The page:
Institutions need to reflect the tasks of the new times, those of facing the West as an adversary in a protracted Cold War encompassing a global hybrid war; facing encirclement by the West and the global offensive of the West. Perhaps new joint analytical and academic institutions should evolve as intellectual-scientific superstructures of the SCO, BRICS, the Astana process and most importantly the partnership with China. A Russo-Sino joint think-tank or ensemble of think-tanks of Advanced Studies, as an intellectual microcosm or advanced prototype of a strategic alliance (not merely a strategic partnership) seems an imperative need.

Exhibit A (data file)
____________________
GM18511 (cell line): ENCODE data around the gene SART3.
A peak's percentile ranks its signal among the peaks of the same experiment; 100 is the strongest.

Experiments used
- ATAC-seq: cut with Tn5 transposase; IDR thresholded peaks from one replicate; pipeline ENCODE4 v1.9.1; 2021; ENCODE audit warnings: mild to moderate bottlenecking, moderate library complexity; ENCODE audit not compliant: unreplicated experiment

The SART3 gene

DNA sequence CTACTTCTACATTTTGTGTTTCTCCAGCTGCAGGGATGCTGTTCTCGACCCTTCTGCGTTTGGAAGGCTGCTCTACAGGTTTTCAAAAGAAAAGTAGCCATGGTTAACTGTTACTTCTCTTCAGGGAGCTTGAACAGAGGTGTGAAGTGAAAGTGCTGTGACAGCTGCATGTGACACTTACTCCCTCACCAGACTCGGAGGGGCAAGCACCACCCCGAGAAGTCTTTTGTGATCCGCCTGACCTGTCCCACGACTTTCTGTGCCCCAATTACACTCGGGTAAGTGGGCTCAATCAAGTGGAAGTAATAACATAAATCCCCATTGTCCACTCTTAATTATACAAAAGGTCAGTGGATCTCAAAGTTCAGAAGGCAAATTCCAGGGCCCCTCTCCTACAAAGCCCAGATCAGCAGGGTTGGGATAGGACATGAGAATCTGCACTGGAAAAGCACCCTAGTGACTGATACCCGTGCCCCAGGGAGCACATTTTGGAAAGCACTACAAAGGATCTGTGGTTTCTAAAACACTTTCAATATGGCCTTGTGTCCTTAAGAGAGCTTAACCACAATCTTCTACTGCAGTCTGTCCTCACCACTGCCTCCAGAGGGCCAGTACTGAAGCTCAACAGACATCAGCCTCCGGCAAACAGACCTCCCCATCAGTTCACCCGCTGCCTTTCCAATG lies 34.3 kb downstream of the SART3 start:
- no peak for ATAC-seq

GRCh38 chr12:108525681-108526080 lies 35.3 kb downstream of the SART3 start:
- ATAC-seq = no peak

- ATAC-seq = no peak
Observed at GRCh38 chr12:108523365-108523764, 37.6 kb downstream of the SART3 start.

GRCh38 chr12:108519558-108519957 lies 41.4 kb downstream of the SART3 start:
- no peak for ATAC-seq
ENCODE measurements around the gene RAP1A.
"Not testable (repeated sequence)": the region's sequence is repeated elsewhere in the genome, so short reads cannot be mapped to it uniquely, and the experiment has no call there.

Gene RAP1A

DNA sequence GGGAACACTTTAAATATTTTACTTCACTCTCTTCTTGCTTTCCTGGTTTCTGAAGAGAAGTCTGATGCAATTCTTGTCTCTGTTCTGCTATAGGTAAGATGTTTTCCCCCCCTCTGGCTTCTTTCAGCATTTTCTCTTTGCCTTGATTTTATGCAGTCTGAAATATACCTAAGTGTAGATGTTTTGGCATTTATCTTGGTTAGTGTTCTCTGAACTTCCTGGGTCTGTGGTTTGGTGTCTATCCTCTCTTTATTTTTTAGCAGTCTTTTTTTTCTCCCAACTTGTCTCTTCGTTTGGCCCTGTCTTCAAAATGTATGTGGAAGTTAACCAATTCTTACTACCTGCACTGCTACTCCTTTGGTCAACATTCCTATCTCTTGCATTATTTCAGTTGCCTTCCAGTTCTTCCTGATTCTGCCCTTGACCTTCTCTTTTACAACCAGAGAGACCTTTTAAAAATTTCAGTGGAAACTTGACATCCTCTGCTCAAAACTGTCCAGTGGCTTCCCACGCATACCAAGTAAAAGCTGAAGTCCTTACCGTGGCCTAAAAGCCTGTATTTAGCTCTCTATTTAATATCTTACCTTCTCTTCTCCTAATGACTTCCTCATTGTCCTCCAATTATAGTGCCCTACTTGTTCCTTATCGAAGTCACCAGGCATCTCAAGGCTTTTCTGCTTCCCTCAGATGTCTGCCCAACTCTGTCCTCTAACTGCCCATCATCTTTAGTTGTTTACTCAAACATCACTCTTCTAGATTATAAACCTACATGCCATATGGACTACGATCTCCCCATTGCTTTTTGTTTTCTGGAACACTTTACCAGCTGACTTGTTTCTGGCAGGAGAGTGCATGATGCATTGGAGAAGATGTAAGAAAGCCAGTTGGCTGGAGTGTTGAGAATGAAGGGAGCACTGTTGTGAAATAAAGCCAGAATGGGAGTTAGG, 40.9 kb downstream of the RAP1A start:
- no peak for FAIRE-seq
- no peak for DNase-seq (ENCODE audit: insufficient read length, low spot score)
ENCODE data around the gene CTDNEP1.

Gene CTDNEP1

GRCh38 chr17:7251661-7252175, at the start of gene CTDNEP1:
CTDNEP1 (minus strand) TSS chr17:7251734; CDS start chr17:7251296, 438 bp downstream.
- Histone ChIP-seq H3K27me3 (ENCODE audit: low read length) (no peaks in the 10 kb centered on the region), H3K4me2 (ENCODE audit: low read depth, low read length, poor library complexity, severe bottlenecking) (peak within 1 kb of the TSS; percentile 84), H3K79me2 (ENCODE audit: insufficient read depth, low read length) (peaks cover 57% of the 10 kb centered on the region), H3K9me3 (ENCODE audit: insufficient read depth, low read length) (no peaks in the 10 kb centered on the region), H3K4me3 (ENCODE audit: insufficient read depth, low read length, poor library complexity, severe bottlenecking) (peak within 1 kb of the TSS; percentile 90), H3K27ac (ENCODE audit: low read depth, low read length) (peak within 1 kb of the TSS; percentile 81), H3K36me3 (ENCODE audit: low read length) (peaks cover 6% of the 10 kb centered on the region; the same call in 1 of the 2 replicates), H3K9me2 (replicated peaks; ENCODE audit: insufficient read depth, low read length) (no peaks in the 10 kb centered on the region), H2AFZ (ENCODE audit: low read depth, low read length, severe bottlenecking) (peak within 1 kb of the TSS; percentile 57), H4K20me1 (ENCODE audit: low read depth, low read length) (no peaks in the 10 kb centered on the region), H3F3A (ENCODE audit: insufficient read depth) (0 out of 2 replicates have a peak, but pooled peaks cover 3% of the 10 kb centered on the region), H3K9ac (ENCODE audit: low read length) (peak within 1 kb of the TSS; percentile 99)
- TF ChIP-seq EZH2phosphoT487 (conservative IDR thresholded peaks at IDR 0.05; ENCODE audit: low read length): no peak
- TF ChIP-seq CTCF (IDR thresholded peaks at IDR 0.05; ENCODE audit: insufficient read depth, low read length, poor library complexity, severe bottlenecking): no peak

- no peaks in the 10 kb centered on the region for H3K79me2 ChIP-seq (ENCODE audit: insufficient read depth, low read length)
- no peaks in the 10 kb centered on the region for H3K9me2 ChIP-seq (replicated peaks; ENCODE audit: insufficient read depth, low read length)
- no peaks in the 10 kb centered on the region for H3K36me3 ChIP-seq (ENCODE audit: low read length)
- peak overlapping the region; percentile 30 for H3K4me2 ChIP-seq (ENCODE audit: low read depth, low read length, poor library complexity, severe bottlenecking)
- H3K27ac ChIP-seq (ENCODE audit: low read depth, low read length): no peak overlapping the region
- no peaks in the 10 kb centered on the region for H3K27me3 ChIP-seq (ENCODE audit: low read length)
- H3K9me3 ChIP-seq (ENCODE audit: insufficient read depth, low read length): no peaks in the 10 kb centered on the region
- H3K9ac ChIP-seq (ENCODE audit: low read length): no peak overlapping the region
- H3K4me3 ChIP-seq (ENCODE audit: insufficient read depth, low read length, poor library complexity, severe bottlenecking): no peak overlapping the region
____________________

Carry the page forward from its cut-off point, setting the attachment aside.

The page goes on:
The threat to Russia is nothing less than deeply, profoundly existential. If Iran is disaggregated by military action two things will result simultaneously. In a small scale equivalent of the collapse of the USSR and the dawning of the unipolar moment after the Cold War ended, there will be a dramatic shift of the balance of forces within the global Islamic community or ummah, to the Wahhabi/Salafists, just as in return to pre-1979, Western power is projected right back into an arena dangerously proximate to Russia’s ‘soft underbelly’ as the western analysts have always seen it. The intermediate ‘buffer state’ may not always remain so. Any deep damaging of Iran will also have global grand strategic implications of tightening the encirclement of Eurasia and weakening China.